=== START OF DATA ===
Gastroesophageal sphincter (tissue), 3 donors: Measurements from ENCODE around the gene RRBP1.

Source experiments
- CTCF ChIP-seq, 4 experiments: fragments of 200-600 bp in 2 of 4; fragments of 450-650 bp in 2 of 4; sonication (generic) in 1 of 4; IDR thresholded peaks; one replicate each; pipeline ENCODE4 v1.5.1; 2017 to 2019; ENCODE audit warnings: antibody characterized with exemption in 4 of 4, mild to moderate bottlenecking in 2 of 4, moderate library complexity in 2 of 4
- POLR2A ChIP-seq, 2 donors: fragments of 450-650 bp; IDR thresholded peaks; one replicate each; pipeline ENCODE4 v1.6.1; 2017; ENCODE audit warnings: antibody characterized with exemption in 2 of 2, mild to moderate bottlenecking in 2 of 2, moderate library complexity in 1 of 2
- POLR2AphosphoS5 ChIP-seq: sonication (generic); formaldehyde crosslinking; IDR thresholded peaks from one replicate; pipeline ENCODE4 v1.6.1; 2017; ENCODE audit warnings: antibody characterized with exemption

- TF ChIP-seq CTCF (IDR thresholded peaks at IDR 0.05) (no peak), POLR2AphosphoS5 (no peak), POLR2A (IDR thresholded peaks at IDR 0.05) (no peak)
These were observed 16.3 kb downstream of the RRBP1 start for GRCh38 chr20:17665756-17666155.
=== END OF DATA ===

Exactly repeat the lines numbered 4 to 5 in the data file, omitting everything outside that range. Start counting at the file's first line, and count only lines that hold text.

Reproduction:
- POLR2A ChIP-seq, 2 donors: fragments of 450-650 bp; IDR thresholded peaks; one replicate each; pipeline ENCODE4 v1.6.1; 2017; ENCODE audit warnings: antibody characterized with exemption in 2 of 2, mild to moderate bottlenecking in 2 of 2, moderate library complexity in 1 of 2
- POLR2AphosphoS5 ChIP-seq: sonication (generic); formaldehyde crosslinking; IDR thresholded peaks from one replicate; pipeline ENCODE4 v1.6.1; 2017; ENCODE audit warnings: antibody characterized with exemption